Moss emphasized the importance of motivating girls to become STEM women.
“In the U.S. right now, women make up about 50 percent of the workforce, which is totally expected,” she said. “In STEM, it’s less than 20 percent, and when you get into IT, it’s like 6 or 7 percent.”
An approach to solving this gender gap, Moss suggested, is appealing to this inclination:
“As females, we’re born wanting to make the world a better place,” she said. “That’s why so many of us become teachers and nurses. We want to help people. So I think the only people who can solve this are those of us in pre-K-12. We need to show the girls while they’re in pre-K-12 that if you have these problem-solving skills, you really can make the world a better place. You can get a good job, and you can help people while you’re doing it.”
In the U.S., women earn 77 cents for every dollar men earn with the same education and experience. “To put it bluntly, that just pisses me off,” Moss said. “It’s just wrong.”
The only sector that doesn’t have such an income inequity is STEM, where women earn 98-99 cents for every dollar men earn, Moss said.
Elementary and secondary schools also must help minority students understand that “people who look like them” can succeed in STEM careers, Moss said.
Making it a priority
STEM education won’t improve unless educators and legislators make it a priority, Moss noted.
“Kids need coding skills,” she said.
A couple years ago, she said, the queen of England decided the way the British would take over the world again is through computer coding. This will be the third school year every student pre-K through 12th grade studies computer coding at least 1 hour per school day, Moss said.
“We can’t give these skills to the kids; we have to give them the time to develop them,” she said.
To that end, British computer scientists in 2012 launched something called the Raspberry Pi. It’s a $35 hard drive that plugs into an old monitor and keyboard. It has Scratch built in, the same computer code they use at MIT and Cal Tech, Moss said.
“If you have a kid of your own and they’re bored this summer, I would order them one of these,” Moss said. “… I’ve given it to kids as young as 5. They go to YouTube, find a video about how to put it together. They go to code.org and start coding.”
Her church adopted a high-poverty middle school 10 years ago. They run a summer STEM camp for every rising sixth-grader. The students are given a Raspberry Pi, and they have three weeks to create a computer game.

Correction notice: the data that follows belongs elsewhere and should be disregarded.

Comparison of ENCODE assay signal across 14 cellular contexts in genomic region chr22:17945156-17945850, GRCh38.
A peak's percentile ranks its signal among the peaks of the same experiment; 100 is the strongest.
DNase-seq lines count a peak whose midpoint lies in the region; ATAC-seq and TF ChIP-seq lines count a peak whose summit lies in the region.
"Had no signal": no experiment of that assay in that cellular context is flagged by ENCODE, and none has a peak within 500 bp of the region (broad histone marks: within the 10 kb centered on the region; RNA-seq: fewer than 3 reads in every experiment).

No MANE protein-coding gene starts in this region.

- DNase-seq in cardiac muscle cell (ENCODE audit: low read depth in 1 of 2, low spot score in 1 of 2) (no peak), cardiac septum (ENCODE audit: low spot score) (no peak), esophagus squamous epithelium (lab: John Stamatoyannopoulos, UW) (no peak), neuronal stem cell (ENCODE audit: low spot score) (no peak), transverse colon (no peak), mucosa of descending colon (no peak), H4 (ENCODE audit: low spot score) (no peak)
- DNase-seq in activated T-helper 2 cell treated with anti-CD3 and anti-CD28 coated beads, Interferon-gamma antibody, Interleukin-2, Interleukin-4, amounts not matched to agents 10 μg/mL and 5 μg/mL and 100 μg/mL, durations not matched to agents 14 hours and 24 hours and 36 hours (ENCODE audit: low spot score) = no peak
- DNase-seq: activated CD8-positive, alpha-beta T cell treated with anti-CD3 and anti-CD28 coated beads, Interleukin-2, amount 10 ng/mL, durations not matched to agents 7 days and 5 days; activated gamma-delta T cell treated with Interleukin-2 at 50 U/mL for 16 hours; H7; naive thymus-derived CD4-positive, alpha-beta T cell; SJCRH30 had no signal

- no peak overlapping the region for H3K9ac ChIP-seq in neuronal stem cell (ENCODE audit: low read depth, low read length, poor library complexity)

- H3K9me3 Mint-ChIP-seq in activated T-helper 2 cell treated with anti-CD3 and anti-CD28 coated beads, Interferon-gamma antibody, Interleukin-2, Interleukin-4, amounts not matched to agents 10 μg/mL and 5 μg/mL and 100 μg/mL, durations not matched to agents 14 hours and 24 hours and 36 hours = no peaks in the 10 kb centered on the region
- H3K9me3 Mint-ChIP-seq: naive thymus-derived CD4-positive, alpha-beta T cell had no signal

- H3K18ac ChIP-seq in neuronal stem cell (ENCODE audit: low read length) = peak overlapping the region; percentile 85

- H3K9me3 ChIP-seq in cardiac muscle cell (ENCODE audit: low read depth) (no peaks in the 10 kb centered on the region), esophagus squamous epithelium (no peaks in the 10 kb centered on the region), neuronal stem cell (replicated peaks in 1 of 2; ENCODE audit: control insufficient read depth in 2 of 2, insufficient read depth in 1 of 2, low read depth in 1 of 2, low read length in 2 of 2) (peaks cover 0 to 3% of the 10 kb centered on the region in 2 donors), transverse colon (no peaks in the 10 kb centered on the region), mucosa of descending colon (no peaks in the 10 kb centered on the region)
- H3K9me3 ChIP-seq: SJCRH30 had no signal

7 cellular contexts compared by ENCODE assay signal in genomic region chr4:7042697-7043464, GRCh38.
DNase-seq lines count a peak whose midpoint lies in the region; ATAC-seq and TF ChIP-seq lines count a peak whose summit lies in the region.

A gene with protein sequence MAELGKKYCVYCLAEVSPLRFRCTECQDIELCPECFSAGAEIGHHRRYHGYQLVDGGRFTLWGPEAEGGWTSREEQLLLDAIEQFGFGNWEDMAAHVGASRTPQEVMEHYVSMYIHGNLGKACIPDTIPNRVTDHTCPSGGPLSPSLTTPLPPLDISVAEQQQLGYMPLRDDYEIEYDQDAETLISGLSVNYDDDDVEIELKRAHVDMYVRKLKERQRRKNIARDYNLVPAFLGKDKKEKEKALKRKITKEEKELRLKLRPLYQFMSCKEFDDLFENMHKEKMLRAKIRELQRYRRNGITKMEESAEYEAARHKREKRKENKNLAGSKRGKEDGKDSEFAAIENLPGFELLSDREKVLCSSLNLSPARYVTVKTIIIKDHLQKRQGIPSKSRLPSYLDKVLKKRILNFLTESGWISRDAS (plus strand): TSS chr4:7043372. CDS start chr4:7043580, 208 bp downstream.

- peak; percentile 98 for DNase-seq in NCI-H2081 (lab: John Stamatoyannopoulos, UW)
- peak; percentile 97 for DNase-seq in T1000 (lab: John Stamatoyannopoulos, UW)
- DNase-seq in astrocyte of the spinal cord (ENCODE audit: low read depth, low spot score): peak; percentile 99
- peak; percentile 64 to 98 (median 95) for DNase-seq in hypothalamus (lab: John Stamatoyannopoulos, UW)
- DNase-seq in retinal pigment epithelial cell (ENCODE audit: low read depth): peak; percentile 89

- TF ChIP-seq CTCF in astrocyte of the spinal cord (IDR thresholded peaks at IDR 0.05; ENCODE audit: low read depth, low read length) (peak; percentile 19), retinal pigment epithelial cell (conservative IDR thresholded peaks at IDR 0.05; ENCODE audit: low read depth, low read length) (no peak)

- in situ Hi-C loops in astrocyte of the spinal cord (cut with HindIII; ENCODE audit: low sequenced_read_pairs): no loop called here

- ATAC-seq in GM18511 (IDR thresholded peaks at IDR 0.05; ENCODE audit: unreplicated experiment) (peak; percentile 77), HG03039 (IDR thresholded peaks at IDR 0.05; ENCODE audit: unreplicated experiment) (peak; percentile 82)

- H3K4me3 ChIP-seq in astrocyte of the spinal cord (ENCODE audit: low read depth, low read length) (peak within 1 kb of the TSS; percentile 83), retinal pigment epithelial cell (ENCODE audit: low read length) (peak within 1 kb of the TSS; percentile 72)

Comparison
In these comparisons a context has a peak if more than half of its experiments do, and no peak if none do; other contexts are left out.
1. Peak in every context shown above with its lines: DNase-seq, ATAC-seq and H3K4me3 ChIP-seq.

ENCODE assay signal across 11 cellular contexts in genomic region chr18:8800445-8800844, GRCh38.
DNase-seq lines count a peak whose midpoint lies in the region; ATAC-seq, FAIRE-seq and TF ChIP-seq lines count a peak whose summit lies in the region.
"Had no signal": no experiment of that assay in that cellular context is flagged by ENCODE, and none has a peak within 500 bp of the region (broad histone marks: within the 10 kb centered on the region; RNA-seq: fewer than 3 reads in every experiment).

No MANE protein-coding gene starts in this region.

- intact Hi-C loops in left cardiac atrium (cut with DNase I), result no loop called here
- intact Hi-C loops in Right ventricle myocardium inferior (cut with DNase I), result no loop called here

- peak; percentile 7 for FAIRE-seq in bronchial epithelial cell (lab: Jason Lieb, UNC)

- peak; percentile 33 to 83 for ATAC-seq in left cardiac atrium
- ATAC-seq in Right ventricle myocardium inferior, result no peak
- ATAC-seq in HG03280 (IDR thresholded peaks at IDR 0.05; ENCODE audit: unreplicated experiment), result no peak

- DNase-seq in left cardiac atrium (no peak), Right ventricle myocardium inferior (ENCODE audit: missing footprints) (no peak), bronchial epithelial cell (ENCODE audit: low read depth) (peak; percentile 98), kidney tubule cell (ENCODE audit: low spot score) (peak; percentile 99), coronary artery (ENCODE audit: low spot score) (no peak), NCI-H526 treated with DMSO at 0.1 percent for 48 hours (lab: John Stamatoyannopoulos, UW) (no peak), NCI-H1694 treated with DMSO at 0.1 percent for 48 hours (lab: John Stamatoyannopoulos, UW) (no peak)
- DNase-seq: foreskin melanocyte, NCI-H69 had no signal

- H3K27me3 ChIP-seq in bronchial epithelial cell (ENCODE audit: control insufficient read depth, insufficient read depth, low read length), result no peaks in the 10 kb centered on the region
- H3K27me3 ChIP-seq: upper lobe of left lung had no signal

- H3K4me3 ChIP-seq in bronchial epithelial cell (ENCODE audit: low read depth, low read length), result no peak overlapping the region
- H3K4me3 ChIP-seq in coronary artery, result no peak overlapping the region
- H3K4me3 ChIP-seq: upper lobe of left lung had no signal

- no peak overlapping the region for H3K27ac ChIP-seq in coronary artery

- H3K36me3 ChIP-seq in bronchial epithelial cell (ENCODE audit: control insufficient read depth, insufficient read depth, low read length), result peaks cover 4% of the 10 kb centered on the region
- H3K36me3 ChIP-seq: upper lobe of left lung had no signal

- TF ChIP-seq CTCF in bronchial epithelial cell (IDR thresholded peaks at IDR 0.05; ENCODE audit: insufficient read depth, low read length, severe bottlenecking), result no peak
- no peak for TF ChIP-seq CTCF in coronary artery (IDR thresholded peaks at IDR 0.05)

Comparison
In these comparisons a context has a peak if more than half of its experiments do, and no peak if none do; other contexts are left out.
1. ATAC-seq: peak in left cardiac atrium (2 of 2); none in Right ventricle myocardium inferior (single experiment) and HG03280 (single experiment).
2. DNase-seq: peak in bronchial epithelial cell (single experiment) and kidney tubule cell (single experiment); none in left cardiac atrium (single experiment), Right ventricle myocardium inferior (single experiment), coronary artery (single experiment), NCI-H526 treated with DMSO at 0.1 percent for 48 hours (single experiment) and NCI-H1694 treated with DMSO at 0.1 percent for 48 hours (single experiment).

“We want them to understand you shouldn’t just be able to buy technology and use technology; you need to be able to create technology,” Moss said.
Last summer, the teacher called Moss and told her about a boy in the STEM camp who created a computer game in one day. Moss asked the boy to create an app to help sixth-graders with math. He just finished seventh grade, and that app is on target to earn him three-quarters of a million dollars this year, she said, despite the boy being raised by a single mother working 60 hours per week while taking care of five children.
“Now, she has a financial planner, a house, a car, and their life is different because of her son,” Moss told the educators attending the STEMposium. “And I know you have kids like that in your school district.”
According to ChangeTheEquation.org, which promotes STEM education, 50 percent of U.S. jobs are in STEM fields now, Moss said, and 75 percent of them will be in STEM fields within the next 10 years. “So, no matter what kids want to do,” she said, “they’re going to need these skills.”
But the instruction must be hands-on, Moss said.
“The brain research says that when you touch things you’re using 40 percent of your brain,” she said. “That’s the most you’ll ever use. So when we’re doing STEM, there needs to be hands-on inquiry and cyber inquiry. There needs to be connections to the real world, because those kids have great fake meters.”
STEM education produces students adept at the four Cs sought by employers, Moss said: critical thinking, communication, collaboration and creativity.
For example, “If you have your third-graders try to figure out how do we bring clean water to the world, while they’re doing that, they’re going to do reading, math, science and social studies,” she said. “And they’re going to use music, art, drama, dance and technology to communicate what they’ve learned.”
STEM education can help eliminate the achievement gap, Moss said. So if it’s implemented in the early grades and emboldens disadvantaged students to pursue such careers, she said, “they’re going to be set for life. If you wait too long, it will never happen.”